Lamentably Common Misunderstanding of Meritocracy

Tyler Cowen pointed to an article by business-school professor Luigi Zingales about meritocracy. I’d expect a b-school prof to support the idea of meritocracy, and Zingales does not disappoint.

But he says a bunch of other things that to me represent a confused conflation of ideas. Here’s Zingales:

America became known as a land of opportunity—a place whose capitalist system benefited the hardworking and the virtuous [emphasis added]. In a word, it was a meritocracy.

That’s interesting—-and revealing. Here’s what I get when I look up “meritocracy” in the dictionary:

1 : a system in which the talented are chosen and moved ahead on the basis of their achievement
2 : leadership selected on the basis of intellectual criteria

Nothing here about “hardworking” or “virtuous.” In a meritocracy, you can be as hardworking as John Kruk or as virtuous as Kobe Bryant and you’ll still get ahead—-if you have the talent and achievement. Throwing in “hardworking” and “virtuous” seems to me to an attempt (unconscious, I expect) to retroactively assign moral standing to the winners in an economic race.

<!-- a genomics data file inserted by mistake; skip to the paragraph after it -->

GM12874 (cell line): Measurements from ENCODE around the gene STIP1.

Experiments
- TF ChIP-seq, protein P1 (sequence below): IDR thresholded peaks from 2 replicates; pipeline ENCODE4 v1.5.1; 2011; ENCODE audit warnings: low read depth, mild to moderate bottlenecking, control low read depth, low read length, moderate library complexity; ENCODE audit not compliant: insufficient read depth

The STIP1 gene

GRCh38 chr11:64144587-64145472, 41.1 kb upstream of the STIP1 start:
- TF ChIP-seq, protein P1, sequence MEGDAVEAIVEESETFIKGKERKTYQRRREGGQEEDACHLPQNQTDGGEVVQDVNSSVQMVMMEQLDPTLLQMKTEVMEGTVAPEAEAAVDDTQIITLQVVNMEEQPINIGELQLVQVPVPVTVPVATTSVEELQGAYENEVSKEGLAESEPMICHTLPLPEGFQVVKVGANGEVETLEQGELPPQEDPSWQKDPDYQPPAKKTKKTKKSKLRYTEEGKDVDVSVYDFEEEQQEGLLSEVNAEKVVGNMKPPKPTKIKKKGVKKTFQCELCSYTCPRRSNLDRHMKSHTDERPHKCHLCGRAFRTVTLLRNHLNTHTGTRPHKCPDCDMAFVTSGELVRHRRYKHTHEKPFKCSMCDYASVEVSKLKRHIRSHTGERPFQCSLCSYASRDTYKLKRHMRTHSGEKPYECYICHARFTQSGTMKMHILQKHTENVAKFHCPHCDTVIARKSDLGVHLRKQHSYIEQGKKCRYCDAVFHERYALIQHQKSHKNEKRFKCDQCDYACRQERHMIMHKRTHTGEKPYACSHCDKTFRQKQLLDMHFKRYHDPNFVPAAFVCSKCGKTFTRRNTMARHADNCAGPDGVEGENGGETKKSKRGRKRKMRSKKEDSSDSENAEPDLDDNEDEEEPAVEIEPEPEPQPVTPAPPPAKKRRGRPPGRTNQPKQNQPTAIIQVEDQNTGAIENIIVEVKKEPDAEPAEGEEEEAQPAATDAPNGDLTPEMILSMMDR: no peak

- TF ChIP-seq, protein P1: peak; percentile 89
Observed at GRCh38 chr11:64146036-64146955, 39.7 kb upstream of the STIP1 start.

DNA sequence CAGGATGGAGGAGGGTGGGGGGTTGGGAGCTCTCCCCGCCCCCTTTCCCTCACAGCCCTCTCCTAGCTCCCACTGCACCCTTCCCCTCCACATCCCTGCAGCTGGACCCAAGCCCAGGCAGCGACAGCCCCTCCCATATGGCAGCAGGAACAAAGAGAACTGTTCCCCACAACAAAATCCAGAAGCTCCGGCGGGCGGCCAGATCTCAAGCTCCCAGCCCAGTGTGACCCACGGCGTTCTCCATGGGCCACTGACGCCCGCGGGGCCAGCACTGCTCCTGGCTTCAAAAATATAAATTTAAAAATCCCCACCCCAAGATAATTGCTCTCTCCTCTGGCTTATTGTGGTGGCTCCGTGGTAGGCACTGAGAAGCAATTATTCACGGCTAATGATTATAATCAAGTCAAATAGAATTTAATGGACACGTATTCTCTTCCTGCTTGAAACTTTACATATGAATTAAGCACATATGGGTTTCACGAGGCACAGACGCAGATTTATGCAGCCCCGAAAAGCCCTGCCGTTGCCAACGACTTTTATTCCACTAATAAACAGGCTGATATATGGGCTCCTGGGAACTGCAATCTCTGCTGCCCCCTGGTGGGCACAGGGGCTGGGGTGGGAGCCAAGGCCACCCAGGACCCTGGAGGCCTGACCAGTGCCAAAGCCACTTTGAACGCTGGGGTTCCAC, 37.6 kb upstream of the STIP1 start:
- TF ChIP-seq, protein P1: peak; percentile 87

See here for the rest of the story (including why I thought it was worth blogging on this in the first place).

[Cross-posted at The Monkey Cage]

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Andrew Gelman

Andrew Gelman is a professor of statistics and political science and director of the Applied Statistics Center at Columbia University.